The U.S. and China have agreed to do something we hadn't dared hope for.

Here are eight reasons why the world is now a better place.

1. After not doing anything about it for decades, China and the U.S. have agreed to tackle a big problem.

The two countries are the world's biggest producers of the greenhouse gas CO2. They signed an agreement to cut CO2 and other emissions that cause climate change.


Here's the tweet from the White House:

2. This is the first-ever pledge like this from China, and it's ambitious — to get 20% of its energy from non-greenhouse-gas-emitting sources by 2030. Here's the fact sheet from the White House with a few more details.

3. Here in the U.S., lots of politicians have pointed to China as the reason the U.S. should not sign climate treaties. What will opponents of climate change action use as an excuse now? Check out this spot-on video from Climate Desk of what the excuses sound like:

4. The agreement means a lot of support for ongoing U.N. climate talks aimed at a worldwide deal on lowering emissions set for Paris 2015.

5. This kind of commitment means a big boost to investors and green energy markets around the world. According to the fact sheet: "It will require China to deploy an additional 800-1,000 gigawatts of nuclear, wind, solar and other zero emission generation capacity by 2030 – more than all the coal-fired power plants that exist in China today and close to total current electricity generation capacity in the United States." Whoa. That's a lotta business.

6. The agreement also points the way to more China-U.S. cooperation in the future. The agreed-on collaborations include the U.S.-China Clean Energy Research Center, phasing out other pollutants, launching a Low-Carbon Cities Initiative, promoting trade in "green goods," and supporting pilot programs that demonstrate clean energy on the ground.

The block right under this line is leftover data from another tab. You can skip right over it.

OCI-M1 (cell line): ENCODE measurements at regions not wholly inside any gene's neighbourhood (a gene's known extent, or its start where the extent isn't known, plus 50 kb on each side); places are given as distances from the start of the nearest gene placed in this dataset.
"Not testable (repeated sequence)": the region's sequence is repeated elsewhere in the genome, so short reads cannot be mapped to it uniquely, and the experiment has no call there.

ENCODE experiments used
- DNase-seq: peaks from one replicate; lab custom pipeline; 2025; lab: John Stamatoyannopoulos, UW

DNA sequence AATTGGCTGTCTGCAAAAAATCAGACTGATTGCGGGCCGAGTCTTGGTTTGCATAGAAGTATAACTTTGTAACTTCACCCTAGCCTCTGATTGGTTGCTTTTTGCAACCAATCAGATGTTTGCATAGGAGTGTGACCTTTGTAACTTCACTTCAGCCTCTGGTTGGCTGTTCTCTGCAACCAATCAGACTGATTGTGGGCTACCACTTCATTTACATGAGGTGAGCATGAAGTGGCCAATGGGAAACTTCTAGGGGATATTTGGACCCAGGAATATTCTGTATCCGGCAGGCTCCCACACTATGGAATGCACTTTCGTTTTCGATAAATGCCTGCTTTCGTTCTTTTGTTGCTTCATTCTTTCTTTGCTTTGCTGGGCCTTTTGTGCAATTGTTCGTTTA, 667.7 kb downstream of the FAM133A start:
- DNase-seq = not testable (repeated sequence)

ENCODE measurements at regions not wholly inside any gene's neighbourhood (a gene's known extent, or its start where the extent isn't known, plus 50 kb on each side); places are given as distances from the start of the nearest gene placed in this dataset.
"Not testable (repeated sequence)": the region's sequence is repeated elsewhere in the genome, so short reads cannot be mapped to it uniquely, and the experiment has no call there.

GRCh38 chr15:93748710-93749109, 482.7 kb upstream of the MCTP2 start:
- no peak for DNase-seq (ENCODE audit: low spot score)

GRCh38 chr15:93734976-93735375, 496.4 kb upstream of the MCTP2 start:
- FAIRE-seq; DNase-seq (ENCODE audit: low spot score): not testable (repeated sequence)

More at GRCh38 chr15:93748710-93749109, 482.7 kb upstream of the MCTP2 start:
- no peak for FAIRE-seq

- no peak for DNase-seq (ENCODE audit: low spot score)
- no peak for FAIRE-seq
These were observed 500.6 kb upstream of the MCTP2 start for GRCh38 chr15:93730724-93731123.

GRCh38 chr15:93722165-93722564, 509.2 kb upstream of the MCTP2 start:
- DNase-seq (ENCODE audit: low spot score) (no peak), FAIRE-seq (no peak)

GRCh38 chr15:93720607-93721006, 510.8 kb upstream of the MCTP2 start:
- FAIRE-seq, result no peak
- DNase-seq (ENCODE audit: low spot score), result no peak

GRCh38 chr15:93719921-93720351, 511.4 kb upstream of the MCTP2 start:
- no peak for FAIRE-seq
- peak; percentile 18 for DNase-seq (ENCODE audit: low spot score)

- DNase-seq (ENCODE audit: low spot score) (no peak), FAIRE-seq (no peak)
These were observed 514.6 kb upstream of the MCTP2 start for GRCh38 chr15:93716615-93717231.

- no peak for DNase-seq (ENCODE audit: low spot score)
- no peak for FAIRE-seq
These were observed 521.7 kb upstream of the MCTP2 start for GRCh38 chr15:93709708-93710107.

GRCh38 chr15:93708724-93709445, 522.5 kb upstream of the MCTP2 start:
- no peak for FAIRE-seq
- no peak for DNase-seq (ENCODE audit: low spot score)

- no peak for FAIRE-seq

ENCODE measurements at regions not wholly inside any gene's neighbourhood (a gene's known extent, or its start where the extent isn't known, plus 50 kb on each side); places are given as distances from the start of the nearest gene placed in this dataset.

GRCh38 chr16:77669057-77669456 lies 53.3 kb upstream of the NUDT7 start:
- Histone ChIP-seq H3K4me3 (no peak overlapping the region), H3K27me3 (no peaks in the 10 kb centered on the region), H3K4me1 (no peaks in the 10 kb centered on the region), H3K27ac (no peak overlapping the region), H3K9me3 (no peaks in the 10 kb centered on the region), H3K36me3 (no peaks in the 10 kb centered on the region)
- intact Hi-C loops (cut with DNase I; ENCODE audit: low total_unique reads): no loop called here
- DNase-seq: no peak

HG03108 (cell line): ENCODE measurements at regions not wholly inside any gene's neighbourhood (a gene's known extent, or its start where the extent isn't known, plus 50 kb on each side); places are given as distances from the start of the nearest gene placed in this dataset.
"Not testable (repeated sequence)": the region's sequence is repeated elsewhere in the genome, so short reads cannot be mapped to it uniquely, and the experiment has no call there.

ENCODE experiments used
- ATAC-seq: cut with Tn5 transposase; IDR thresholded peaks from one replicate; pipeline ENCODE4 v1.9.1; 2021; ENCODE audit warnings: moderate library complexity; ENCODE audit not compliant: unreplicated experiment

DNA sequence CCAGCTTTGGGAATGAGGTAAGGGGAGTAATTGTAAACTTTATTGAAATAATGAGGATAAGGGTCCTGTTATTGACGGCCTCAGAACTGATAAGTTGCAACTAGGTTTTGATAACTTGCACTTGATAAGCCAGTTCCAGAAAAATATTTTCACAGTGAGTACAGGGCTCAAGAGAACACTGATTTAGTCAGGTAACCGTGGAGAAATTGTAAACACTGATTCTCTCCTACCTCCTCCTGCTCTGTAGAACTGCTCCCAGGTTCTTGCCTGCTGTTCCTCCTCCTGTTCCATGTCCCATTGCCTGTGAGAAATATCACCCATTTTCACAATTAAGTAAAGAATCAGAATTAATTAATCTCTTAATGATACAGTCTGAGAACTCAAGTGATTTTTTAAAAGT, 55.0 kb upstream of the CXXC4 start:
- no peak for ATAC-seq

7. China's environment is a mess, so this investment in cleaner energy is a great thing for their air, land, and water.

8. The U.S.-China deal builds on commitments President Obama made in 2009. We aren't starting from scratch here, and this agreement helps reinforce steps we've already taken. According to Secretary of State John Kerry, since Obama took office, wind energy production in the U.S. has tripled and solar energy has increased by a factor of 10. But others point out that's not enough. This new agreement keeps us moving in the right direction.

So, this new U.S.-China deal isn't binding, and already critics are throwing around words like "charade," but a quick look at the Twittersphere shows that for all of us wondering if we were ever going to see strong leadership on climate change from the biggest contributors, this is a very welcome and hopeful surprise.

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Unilever and the United Nations

I'm staring at my screen watching the President of the United States speak before a stadium full of people in North Carolina. He launches into a lie-laced attack on Congresswoman Ilhan Omar, and the crowd boos. Soon they start chanting, "Send her back! Send her back! Send her back!"

The President does nothing. Says nothing. He just stands there and waits for the crowd to finish their outburst.

WATCH: Trump rally crowd chants 'send her back' after he criticizes Rep. Ilhan Omar www.youtube.com

My mind flashes to another President of the United States speaking to a stadium full of people in North Carolina in 2016. A heckler in the crowd—an old man in uniform holding up a TRUMP sign—starts shouting, disrupting the speech. The crowd boos. Soon they start chanting, "Hillary! Hillary! Hillary!"

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via EarthFix / Flickr

What will future generations never believe that we tolerated in 2019?

Dolphin and orca captivity, for sure. They'll probably shake their heads at how people died because they couldn't afford healthcare. And, they'll be completely mystified at the amount of food some people waste while others go starving.